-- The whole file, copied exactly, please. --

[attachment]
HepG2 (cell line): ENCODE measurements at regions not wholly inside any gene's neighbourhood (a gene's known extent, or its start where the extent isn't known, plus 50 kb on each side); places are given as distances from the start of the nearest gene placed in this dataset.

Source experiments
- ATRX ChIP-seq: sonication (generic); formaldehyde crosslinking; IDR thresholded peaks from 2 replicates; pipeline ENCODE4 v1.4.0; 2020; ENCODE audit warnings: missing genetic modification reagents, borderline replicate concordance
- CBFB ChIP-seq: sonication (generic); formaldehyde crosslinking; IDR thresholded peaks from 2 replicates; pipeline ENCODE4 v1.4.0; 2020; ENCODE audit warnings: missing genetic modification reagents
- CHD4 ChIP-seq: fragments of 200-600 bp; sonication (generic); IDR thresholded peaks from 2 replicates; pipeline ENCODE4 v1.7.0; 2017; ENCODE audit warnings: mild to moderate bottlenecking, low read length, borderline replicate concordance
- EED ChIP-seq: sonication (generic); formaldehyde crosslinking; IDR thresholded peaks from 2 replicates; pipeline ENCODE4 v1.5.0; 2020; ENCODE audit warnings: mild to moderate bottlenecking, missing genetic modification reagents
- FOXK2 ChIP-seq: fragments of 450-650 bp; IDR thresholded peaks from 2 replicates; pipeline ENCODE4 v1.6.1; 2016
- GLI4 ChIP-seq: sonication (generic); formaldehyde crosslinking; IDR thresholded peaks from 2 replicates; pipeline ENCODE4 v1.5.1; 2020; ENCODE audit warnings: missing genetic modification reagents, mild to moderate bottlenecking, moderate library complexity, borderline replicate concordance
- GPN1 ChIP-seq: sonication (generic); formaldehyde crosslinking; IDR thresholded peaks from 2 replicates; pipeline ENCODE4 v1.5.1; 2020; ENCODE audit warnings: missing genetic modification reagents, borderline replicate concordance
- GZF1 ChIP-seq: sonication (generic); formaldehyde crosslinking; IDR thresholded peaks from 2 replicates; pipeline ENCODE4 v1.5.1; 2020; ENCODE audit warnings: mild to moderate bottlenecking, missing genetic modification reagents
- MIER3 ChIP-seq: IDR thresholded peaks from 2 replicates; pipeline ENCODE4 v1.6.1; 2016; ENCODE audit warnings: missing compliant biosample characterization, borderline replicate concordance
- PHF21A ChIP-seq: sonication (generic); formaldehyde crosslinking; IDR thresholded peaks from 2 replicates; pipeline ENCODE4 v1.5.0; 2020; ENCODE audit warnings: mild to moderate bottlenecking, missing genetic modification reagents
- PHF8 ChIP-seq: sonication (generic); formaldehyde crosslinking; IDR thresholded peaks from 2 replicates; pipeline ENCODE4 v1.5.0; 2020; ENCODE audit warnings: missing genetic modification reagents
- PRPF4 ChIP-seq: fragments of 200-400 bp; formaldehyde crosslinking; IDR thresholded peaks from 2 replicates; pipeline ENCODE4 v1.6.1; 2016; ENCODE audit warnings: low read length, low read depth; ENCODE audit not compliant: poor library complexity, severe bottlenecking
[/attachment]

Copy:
HepG2 (cell line): ENCODE measurements at regions not wholly inside any gene's neighbourhood (a gene's known extent, or its start where the extent isn't known, plus 50 kb on each side); places are given as distances from the start of the nearest gene placed in this dataset.

Source experiments
- ATRX ChIP-seq: sonication (generic); formaldehyde crosslinking; IDR thresholded peaks from 2 replicates; pipeline ENCODE4 v1.4.0; 2020; ENCODE audit warnings: missing genetic modification reagents, borderline replicate concordance
- CBFB ChIP-seq: sonication (generic); formaldehyde crosslinking; IDR thresholded peaks from 2 replicates; pipeline ENCODE4 v1.4.0; 2020; ENCODE audit warnings: missing genetic modification reagents
- CHD4 ChIP-seq: fragments of 200-600 bp; sonication (generic); IDR thresholded peaks from 2 replicates; pipeline ENCODE4 v1.7.0; 2017; ENCODE audit warnings: mild to moderate bottlenecking, low read length, borderline replicate concordance
- EED ChIP-seq: sonication (generic); formaldehyde crosslinking; IDR thresholded peaks from 2 replicates; pipeline ENCODE4 v1.5.0; 2020; ENCODE audit warnings: mild to moderate bottlenecking, missing genetic modification reagents
- FOXK2 ChIP-seq: fragments of 450-650 bp; IDR thresholded peaks from 2 replicates; pipeline ENCODE4 v1.6.1; 2016
- GLI4 ChIP-seq: sonication (generic); formaldehyde crosslinking; IDR thresholded peaks from 2 replicates; pipeline ENCODE4 v1.5.1; 2020; ENCODE audit warnings: missing genetic modification reagents, mild to moderate bottlenecking, moderate library complexity, borderline replicate concordance
- GPN1 ChIP-seq: sonication (generic); formaldehyde crosslinking; IDR thresholded peaks from 2 replicates; pipeline ENCODE4 v1.5.1; 2020; ENCODE audit warnings: missing genetic modification reagents, borderline replicate concordance
- GZF1 ChIP-seq: sonication (generic); formaldehyde crosslinking; IDR thresholded peaks from 2 replicates; pipeline ENCODE4 v1.5.1; 2020; ENCODE audit warnings: mild to moderate bottlenecking, missing genetic modification reagents
- MIER3 ChIP-seq: IDR thresholded peaks from 2 replicates; pipeline ENCODE4 v1.6.1; 2016; ENCODE audit warnings: missing compliant biosample characterization, borderline replicate concordance
- PHF21A ChIP-seq: sonication (generic); formaldehyde crosslinking; IDR thresholded peaks from 2 replicates; pipeline ENCODE4 v1.5.0; 2020; ENCODE audit warnings: mild to moderate bottlenecking, missing genetic modification reagents
- PHF8 ChIP-seq: sonication (generic); formaldehyde crosslinking; IDR thresholded peaks from 2 replicates; pipeline ENCODE4 v1.5.0; 2020; ENCODE audit warnings: missing genetic modification reagents
- PRPF4 ChIP-seq: fragments of 200-400 bp; formaldehyde crosslinking; IDR thresholded peaks from 2 replicates; pipeline ENCODE4 v1.6.1; 2016; ENCODE audit warnings: low read length, low read depth; ENCODE audit not compliant: poor library complexity, severe bottlenecking